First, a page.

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Forschungsdatenbank PMU-SQQUID

Oxidative stress and blood-brain barrier dysfunction under particular consideration of matrix metalloproteinases.
Lehner, C; Gehwolf, R; Tempfer, H; Krizbai, I; Hennig, B; Bauer, HC; Bauer, H;
Antioxid Redox Signal. 2011; 15(5):1305-1323


Bauer Hans Christian
Gehwolf Renate
Lehner Christine
Tempfer Herbert


A cell"s "redox" (oxidation and reduction) state is determined by the sum of all redox processes yielding reactive oxygen species (ROS), reactive nitrogen species (RNS), and other reactive intermediates. Low amounts of ROS/RNS are generated by different mechanisms in every cell and are important regulatory mediators in many signaling processes (redox signaling). When the physiological balance between the generation and elimination of ROS/RNS is disrupted, oxidative/nitrosative stress with persistent oxidative damage of the organism occurs. Oxidative stress has been suggested to act as initiator and/or mediator of many human diseases. The cerebral vasculature is particularly susceptible to oxidative stress, which is critical since cerebral endothelial cells play a major role in the creation and maintenance of the blood-brain barrier (BBB). This article will only contain a focused introduction on the biochemical background of redox signaling, since this has been reported already in a series of excellent recent reviews. The goal of this work is to increase the understanding of basic mechanisms underlying ROS/RNS-induced BBB disruption, with a focus on the role of matrix metalloproteinases, which, after all, appear to be a key mediator in the initiation and progression of BBB damage elicited by oxidative stress.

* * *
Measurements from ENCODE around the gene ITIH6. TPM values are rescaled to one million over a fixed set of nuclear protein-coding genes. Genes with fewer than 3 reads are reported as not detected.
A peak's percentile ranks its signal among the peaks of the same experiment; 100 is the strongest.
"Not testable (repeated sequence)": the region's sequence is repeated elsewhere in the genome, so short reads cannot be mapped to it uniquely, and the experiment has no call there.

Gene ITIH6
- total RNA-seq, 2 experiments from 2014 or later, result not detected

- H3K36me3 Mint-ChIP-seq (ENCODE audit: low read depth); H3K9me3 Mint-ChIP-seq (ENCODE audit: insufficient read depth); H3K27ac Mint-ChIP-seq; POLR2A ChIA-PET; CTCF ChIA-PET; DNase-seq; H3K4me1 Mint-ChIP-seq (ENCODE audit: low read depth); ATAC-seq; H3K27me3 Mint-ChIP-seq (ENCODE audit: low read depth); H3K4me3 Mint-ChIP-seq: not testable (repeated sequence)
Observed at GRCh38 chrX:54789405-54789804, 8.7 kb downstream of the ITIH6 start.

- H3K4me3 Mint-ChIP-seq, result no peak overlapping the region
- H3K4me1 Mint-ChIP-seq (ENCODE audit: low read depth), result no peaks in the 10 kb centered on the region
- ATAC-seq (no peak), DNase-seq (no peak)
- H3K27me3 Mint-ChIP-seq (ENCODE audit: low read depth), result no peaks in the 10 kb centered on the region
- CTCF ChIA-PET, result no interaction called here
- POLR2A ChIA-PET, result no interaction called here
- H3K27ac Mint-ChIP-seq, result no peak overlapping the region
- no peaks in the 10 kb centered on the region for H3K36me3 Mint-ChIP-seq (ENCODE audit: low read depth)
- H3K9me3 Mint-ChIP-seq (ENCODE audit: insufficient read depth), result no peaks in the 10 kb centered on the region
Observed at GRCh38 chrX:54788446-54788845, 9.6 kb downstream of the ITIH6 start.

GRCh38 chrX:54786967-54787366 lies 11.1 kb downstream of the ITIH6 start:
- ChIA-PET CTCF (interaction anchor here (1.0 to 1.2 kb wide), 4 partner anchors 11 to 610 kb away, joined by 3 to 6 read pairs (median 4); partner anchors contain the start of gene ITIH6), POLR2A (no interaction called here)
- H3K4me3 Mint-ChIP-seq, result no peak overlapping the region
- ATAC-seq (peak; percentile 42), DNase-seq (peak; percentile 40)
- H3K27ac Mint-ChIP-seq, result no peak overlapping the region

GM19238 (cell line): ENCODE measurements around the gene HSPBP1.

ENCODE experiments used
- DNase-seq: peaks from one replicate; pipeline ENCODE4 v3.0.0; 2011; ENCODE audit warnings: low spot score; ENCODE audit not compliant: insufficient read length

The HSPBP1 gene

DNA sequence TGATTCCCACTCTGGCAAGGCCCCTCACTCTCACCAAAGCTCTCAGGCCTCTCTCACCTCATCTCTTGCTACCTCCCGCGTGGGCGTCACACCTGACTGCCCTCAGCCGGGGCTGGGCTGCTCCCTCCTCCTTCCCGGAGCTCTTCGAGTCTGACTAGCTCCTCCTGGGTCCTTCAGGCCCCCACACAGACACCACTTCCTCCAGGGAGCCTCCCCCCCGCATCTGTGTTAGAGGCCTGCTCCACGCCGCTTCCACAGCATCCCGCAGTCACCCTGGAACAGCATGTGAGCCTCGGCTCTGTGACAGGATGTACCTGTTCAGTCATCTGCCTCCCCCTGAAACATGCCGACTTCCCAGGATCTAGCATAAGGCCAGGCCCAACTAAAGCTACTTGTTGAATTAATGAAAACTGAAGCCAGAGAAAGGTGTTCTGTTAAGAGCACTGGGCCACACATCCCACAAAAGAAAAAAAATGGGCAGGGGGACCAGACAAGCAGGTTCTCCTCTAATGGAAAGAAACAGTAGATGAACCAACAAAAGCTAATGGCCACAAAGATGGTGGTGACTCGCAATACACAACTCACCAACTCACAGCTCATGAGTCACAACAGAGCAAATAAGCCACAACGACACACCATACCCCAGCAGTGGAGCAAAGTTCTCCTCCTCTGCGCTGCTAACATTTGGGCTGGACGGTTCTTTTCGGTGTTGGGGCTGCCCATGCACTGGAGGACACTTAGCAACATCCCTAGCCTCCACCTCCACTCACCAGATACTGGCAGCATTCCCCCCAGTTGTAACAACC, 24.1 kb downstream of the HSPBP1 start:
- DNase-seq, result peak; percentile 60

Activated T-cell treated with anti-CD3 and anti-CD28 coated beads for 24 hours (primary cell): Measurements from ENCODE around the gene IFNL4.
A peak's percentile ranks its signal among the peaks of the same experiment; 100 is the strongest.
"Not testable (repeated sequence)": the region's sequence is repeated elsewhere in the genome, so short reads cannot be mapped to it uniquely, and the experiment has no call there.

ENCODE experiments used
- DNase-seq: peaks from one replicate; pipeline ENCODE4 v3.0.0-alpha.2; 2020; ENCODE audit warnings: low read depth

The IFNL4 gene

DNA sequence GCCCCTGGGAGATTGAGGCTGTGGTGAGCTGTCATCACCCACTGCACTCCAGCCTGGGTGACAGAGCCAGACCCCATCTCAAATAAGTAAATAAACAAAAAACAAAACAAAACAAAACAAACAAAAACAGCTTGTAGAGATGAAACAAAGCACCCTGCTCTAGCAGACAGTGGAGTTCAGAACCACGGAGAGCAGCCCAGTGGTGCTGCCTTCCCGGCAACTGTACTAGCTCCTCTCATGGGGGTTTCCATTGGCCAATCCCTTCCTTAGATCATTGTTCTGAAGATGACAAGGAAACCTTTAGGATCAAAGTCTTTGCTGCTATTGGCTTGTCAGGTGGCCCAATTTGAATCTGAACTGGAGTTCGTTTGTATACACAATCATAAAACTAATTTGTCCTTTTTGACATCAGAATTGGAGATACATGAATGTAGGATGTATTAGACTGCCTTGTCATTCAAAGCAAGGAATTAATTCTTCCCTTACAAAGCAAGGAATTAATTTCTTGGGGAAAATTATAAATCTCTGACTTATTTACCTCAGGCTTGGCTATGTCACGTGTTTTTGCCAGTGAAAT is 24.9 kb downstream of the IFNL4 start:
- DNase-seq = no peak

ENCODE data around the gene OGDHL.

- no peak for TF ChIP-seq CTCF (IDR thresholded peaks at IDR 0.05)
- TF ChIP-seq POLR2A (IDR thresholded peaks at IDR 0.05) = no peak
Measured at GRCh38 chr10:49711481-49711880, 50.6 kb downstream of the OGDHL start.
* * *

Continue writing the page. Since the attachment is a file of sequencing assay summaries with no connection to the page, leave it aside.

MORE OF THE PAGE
Useful keywords (using NLM MeSH Indexing)


Blood-Brain Barrier/metabolism*

Blood-Brain Barrier/physiopathology*




Endothelial Cells/metabolism


Gene Expression Regulation



Matrix Metalloproteinases/metabolism*


Oxidative Stress*

Reactive Oxygen Species/metabolism

Transcription, Genetic